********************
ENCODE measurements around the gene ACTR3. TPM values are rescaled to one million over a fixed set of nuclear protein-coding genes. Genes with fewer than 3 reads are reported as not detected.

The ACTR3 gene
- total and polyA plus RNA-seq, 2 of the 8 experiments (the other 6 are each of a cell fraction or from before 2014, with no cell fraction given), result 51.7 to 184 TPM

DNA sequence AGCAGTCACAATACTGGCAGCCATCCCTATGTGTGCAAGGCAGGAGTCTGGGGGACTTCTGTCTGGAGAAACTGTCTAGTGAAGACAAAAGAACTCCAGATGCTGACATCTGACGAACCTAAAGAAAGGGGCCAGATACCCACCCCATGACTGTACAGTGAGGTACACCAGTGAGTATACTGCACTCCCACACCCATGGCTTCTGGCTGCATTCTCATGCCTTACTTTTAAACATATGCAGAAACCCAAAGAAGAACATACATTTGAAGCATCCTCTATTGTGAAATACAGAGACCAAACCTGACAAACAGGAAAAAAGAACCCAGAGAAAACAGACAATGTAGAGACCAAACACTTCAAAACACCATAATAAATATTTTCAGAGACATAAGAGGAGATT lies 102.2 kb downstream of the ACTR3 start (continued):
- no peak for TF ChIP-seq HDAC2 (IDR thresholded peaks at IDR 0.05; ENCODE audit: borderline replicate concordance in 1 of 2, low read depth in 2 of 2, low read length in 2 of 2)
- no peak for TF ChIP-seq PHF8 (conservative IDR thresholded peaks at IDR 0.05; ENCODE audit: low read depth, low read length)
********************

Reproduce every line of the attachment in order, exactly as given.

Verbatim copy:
ENCODE measurements around the gene ACTR3. TPM values are rescaled to one million over a fixed set of nuclear protein-coding genes. Genes with fewer than 3 reads are reported as not detected.

The ACTR3 gene
- total and polyA plus RNA-seq, 2 of the 8 experiments (the other 6 are each of a cell fraction or from before 2014, with no cell fraction given), result 51.7 to 184 TPM

DNA sequence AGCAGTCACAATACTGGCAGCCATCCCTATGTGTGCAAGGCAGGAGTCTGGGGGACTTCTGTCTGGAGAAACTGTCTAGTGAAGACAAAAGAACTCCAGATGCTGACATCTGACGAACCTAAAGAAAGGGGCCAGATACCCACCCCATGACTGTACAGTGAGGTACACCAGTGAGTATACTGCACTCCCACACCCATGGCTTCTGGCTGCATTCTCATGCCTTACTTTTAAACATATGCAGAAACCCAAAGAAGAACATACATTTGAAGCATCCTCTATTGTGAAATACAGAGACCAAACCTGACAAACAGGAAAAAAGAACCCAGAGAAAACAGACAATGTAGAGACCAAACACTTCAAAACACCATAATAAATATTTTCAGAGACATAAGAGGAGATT lies 102.2 kb downstream of the ACTR3 start (continued):
- no peak for TF ChIP-seq HDAC2 (IDR thresholded peaks at IDR 0.05; ENCODE audit: borderline replicate concordance in 1 of 2, low read depth in 2 of 2, low read length in 2 of 2)
- no peak for TF ChIP-seq PHF8 (conservative IDR thresholded peaks at IDR 0.05; ENCODE audit: low read depth, low read length)